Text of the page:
Panel sketch by Alexandria Hudson

Panel sketch by Alexandria Hudson

 

4. How the client is using the final comic & where you can see the final version.

We translated this sketch as much as possible (space was limited so we couldn’t add all the details) into the third panel and the comic was finalized! They used a part of the comic as a thumbnail for their website (😍), and clicking on it takes you to the comic.

 
Final comic made for The Coffin Lab. See it on their website (and check out all the cool work they’re doing) at  https://labs.wsu.edu/allison-coffin/coffin-comics/

Final comic made for The Coffin Lab. See it on their website (and check out all the cool work they’re doing) at https://labs.wsu.edu/allison-coffin/coffin-comics/

 

By the way, I’m often talking about creating visuals with the intention of re-purposing them, and this is a perfect example of doing that! A piece of the (1) comic was used as a (2) website graphic!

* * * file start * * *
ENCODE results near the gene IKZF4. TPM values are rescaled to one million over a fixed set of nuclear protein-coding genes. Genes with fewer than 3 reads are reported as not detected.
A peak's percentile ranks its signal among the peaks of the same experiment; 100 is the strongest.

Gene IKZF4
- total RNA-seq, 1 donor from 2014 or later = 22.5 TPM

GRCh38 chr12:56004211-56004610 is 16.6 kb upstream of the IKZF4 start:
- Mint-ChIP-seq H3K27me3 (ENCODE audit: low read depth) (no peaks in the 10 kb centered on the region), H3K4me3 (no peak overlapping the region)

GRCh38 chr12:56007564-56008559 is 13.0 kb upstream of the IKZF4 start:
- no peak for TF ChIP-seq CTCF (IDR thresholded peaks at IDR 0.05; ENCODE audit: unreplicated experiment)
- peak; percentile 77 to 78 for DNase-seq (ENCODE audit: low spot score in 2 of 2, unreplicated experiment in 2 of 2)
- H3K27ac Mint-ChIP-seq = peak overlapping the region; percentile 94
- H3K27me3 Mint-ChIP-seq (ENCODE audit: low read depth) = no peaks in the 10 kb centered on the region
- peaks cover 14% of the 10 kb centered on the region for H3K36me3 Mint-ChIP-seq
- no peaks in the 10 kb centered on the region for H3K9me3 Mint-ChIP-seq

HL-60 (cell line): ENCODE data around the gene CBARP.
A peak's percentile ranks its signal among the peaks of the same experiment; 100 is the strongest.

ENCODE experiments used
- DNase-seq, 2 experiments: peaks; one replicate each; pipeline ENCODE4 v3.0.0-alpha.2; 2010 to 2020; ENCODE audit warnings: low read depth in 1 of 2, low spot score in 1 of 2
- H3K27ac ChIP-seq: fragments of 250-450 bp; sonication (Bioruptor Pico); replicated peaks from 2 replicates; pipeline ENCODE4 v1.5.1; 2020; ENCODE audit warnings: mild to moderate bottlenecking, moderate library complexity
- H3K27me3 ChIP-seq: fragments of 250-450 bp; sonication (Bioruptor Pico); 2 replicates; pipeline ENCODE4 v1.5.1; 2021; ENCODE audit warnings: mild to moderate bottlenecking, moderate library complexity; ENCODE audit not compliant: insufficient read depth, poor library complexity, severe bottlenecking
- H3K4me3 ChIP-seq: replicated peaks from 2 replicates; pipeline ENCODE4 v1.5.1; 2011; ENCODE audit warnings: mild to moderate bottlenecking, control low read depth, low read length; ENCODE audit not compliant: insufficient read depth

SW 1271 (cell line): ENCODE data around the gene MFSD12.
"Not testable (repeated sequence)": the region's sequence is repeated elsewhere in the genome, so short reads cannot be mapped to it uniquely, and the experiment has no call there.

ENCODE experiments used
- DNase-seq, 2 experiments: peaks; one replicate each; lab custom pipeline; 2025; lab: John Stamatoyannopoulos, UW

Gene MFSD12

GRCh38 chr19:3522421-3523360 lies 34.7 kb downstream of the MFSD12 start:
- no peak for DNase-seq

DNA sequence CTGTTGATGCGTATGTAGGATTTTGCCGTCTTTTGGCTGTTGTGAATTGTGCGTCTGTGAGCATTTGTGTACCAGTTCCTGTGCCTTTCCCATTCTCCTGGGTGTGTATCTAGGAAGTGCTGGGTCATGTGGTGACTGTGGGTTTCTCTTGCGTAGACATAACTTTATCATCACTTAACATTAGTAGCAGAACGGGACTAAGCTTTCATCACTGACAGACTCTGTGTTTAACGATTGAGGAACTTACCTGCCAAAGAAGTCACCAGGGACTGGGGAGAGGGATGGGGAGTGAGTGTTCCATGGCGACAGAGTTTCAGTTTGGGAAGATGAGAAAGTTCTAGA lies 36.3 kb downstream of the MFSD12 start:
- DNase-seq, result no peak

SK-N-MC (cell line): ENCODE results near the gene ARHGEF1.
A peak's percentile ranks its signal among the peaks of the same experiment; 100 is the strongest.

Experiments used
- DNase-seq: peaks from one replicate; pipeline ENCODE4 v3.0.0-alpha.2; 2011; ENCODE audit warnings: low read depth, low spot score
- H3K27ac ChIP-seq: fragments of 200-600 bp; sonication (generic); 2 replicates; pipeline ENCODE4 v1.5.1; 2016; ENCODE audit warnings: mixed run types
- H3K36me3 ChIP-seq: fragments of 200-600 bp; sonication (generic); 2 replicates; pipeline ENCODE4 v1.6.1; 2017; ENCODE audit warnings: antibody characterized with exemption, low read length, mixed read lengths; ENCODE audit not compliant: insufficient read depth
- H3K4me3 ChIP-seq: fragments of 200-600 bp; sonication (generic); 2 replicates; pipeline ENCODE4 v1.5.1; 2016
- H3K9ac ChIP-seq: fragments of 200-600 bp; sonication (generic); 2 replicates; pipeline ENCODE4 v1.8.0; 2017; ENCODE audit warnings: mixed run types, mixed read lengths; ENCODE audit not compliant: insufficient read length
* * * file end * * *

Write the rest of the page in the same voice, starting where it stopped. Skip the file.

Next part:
Do YOU want a research/science comic or cartoon? We would LOVE to make one for you.

A cartoon is just one panel, and that might be all you need! A comic is multiple panels. We can illustrate a cartoon, comic, or just a standalone image for you (a custom illustration for your science blog, presentation, or more!)

One idea is to grab the free PDF download mentioned below and complete it as best you can, and we can illustrate your ideas from there. BUT, if you struggle with that and have a hard time, don’t let that discourage you! We can help with that part of the process, too!


Before you go…there’s a free PDF download available that’s related to this post. It has:

  • 3 prompts to help you brainstorm what your comic could be about.

  • 3 comic creation tips to help you think more visually and help you create a comic.

  • 5 comic page layouts you can use to sketch out your comic!

 
Mockup.png
 

GET YOUR FREE PDF DOWNLOAD BY JOINING THE COMMUNICATION CAFÉ (TOTALLY FREE) USING THIS FORM: